Drudgery & Success

Drudgery & Success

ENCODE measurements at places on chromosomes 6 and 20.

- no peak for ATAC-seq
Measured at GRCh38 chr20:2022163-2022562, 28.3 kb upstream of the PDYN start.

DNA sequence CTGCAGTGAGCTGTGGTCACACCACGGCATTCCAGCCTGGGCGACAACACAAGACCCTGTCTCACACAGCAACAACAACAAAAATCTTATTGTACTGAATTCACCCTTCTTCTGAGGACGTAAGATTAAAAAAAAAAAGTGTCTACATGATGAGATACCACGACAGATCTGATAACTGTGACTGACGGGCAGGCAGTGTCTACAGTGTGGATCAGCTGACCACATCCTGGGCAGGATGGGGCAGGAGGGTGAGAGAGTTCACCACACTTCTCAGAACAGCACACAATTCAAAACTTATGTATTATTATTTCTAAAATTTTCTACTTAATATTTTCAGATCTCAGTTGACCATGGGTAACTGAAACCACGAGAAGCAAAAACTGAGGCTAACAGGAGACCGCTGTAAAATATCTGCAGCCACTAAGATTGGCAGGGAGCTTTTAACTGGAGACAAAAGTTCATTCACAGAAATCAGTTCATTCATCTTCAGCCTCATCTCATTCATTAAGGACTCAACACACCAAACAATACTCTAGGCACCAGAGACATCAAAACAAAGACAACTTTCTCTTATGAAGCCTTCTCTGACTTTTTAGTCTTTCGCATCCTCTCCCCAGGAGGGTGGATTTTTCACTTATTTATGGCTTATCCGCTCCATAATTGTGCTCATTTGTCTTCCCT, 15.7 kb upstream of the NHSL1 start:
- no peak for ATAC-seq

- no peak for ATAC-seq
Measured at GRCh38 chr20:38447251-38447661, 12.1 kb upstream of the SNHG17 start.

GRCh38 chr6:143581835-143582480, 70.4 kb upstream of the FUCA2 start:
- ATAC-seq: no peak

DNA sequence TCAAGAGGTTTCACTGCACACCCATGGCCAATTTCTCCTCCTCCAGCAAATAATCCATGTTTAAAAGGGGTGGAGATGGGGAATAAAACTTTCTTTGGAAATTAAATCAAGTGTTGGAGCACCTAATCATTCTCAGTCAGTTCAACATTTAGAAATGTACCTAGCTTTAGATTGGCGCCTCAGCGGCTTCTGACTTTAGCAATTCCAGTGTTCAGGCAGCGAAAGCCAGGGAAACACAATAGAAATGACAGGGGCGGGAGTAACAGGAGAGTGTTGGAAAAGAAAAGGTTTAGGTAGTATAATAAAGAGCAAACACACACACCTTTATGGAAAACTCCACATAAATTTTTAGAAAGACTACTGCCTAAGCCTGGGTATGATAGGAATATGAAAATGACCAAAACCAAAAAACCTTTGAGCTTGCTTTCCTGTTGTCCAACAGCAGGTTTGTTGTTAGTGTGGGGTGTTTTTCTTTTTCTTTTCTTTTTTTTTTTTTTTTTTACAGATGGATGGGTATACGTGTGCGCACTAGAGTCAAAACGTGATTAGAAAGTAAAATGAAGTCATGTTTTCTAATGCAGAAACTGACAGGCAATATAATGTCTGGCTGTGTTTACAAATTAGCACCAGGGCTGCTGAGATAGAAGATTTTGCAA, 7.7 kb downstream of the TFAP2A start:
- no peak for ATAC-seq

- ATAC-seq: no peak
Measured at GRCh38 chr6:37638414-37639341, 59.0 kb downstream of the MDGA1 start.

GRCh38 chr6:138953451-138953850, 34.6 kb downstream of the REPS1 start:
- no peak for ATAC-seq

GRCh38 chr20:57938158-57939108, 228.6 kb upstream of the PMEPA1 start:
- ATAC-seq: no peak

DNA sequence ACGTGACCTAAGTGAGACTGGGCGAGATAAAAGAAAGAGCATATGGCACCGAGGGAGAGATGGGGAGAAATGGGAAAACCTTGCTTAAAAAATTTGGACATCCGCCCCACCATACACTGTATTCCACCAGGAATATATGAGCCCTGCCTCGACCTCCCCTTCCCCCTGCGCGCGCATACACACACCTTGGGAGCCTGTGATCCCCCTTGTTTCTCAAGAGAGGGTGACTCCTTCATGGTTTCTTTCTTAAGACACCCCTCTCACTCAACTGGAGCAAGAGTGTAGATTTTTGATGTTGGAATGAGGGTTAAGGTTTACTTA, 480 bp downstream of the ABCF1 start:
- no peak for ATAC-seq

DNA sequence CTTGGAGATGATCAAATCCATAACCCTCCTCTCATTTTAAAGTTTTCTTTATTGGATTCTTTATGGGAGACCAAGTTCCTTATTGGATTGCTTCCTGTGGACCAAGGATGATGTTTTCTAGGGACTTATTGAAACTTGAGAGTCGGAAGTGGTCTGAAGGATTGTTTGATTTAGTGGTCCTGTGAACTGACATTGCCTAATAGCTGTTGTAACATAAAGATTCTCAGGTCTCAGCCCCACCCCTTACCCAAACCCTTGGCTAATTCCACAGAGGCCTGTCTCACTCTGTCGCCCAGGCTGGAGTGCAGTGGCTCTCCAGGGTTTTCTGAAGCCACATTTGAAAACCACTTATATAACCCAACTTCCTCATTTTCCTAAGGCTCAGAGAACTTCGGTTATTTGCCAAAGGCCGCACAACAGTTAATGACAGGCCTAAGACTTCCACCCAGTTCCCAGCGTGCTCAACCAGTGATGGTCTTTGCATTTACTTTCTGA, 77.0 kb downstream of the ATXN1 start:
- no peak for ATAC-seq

My own daughters, after two weeks of tumbling class, informed me that they could do cartwheels, and my youngest was puzzled that they had to keep doing cartwheels each week, as she had already learned how to do them.  With a smile (and a little giggle), I let her know that she would do hundreds of cartwheels during the year and in the coming years as well. I came across the following quote in the introduction an algebra text book shortly after this conversation with my daughters that seemed very applicable – “The repetition in the problem sets in this book is needed to allow students the opportunity to master all the concepts.  Application of the concepts must be practiced for a long time to ensure retention.  This practice has an element of drudgery to it, but it has been demonstrated that people who are not willing to practice fundamentals often find success elusive.  Ask any athlete, musician, or artist about the necessity of practicing fundamental skills.” John Saxon’s Exhortation to Students, Algebra ½: An Incremental Development, 3rd Edition Because we live in a culture of high speed access to information, I have many times wondered how the fast pace of life will affect how we perceive the process of developing skills, and in addition, how willing our students will be to take the time necessary to build a strong dance foundation.  Students sometimes complain that dance is boring once they “know” a step, and yet, we know that repetitive practice of any skill is required for true mastery and retention.  And, this takes time, something that seems to...